"Claire." He nuzzled my breasts, then seemed to notice for the first time that my bra was still in place.

Shifting his weight, he used one hand to crunch the clasp at the center. The plastic scratched my skin, the sensation sharp, even as the bra slid open, and his hand smoothed over me, cupping me almost reverently, watching himself touch me, the bronze shade of his hand stark against my moon-pale skin.

His fingertip scraped my birthmark, and he tilted his head so the lamplight caught in his eyes and caused a flare at the center like a flashbulb.

Then he lowered his mouth, touched his lips to the mark, and whispered, "It's you."

Though muffled against my skin, his voice sounded anguished, but before I could ask what was wrong, he thrust again, and I forgot everything as the orgasm carried us away.

But it wasn't over quickly; instead he continued to thrust, face now buried against my neck, his hair cascading over my face, the water and earth scent of him filling my senses even as he filled my body again and again with himself.

He pushed me toward the edge, then reached between us and forced me there again with a combination of his fingers and his lips and his tongue. The second time I came crying his name, and when the tremors died away, I barely registered him turning off the lamp and tucking me against him beneath the quilt before I fell asleep.

When I awoke well before the sun did, he was gone, and I wondered for just an instant if he'd been there at all. But I could smell him in the room, on the sheets, on me.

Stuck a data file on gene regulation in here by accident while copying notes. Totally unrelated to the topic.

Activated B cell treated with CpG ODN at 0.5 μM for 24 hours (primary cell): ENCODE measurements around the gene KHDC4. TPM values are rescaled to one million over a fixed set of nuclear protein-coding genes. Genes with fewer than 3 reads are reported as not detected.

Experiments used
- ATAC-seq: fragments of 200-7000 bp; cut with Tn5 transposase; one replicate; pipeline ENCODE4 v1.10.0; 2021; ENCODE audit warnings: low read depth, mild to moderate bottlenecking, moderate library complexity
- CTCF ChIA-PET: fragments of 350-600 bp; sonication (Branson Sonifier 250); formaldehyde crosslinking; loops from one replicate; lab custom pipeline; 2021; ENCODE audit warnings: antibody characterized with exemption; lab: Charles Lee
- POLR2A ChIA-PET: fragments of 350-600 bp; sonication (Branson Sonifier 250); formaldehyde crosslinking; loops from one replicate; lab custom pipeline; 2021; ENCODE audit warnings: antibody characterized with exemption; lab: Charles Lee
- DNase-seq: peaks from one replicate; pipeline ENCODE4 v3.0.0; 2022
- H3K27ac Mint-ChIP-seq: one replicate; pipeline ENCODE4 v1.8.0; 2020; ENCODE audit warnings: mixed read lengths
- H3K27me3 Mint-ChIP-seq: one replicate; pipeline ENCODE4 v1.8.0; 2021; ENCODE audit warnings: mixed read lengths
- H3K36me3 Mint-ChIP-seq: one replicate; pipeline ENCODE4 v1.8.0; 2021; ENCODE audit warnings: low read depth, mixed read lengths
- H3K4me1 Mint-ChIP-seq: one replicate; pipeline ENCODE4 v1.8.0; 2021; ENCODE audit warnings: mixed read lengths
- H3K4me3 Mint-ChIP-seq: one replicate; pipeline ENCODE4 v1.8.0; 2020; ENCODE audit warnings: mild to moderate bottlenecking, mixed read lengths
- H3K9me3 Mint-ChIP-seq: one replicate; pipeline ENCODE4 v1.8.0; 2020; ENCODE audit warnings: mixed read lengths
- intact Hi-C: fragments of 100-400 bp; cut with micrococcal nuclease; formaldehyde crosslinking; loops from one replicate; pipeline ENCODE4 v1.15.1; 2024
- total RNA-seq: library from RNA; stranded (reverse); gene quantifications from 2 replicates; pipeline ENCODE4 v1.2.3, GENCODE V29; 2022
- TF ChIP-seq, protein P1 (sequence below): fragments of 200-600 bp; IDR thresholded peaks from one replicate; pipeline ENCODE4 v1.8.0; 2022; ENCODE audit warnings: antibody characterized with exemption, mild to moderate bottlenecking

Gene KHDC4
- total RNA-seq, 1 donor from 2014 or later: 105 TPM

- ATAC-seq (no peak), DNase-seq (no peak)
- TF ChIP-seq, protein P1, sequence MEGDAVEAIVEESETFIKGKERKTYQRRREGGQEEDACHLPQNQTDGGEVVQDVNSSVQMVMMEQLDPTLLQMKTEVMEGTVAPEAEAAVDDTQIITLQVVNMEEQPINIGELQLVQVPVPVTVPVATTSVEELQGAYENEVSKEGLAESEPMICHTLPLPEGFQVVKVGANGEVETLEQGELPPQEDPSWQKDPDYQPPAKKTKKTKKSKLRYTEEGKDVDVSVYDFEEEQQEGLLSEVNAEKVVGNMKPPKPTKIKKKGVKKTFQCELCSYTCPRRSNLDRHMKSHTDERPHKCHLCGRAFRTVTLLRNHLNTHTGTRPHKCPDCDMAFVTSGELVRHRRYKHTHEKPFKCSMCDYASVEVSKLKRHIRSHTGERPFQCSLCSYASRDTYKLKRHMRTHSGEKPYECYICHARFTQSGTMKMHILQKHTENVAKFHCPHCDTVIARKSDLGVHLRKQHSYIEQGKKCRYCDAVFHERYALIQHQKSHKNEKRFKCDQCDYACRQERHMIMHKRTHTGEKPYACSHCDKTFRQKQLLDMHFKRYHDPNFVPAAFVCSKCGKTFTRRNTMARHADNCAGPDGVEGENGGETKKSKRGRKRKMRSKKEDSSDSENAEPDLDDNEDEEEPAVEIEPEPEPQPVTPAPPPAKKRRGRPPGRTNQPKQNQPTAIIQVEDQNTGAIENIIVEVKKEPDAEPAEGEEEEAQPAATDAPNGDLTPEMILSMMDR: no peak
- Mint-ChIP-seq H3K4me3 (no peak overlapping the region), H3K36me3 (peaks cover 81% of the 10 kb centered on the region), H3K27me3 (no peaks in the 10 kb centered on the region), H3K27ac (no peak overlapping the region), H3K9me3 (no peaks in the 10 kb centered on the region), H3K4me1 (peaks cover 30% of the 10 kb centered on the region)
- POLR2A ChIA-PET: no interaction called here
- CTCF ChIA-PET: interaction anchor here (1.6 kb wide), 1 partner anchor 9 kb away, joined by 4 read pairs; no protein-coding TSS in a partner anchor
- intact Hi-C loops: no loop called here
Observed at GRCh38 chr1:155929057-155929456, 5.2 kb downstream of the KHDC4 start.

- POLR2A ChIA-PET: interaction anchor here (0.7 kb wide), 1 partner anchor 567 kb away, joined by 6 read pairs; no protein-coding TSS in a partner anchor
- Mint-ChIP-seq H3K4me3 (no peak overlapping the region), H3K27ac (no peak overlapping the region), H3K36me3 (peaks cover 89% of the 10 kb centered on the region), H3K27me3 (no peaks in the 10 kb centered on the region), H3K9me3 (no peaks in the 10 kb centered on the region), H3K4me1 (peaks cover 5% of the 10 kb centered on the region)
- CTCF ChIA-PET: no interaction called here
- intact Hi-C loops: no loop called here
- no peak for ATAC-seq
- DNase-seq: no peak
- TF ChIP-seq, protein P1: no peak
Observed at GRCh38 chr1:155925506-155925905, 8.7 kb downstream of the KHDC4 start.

I stretched, my body a little sore, but a sore I wouldn't mind experiencing again and again.

Though I would have liked to remain in bed dreaming a while longer, worry plucked at the edges of my mind.

Grace hadn't called, so as soon as I was dressed I called her, despite the lack of sun on the horizon.

No answer. I tried her cell and her office with the same result. What would I do if something had happened to her?

I grabbed shoes I could use to tramp around the woods should any tramping be needed, but when I headed for the stairs, my computer chimed softly to signal an incoming message.

I hesitated, then decided it could be Grace e-mail-ing me a progress report rather than waking me. As soon as I jiggled my mouse and my computer sprang to life, so did the disappointment.

Not Grace. Instead, the anthropologist had replied to my e-mail:

Ms. Kennedy,

Thank you for your interest in my book. Copies will be available through my Web site for $29.99. To answer your question, a strigoi de lup is a Romanian sorcerer. Usually a pretty young woman in a white dress, she is said to lead the wolves. In some legends she does this by becoming one beneath the light of the moon. She protects her identity by killing anyone who sees her in that form and talks about it.

An interesting legend, but we hadn't had a Romanian sorcerer in these parts in… forever.

I made a copy of the e-mail, tucked it into my pocket, and headed out the door.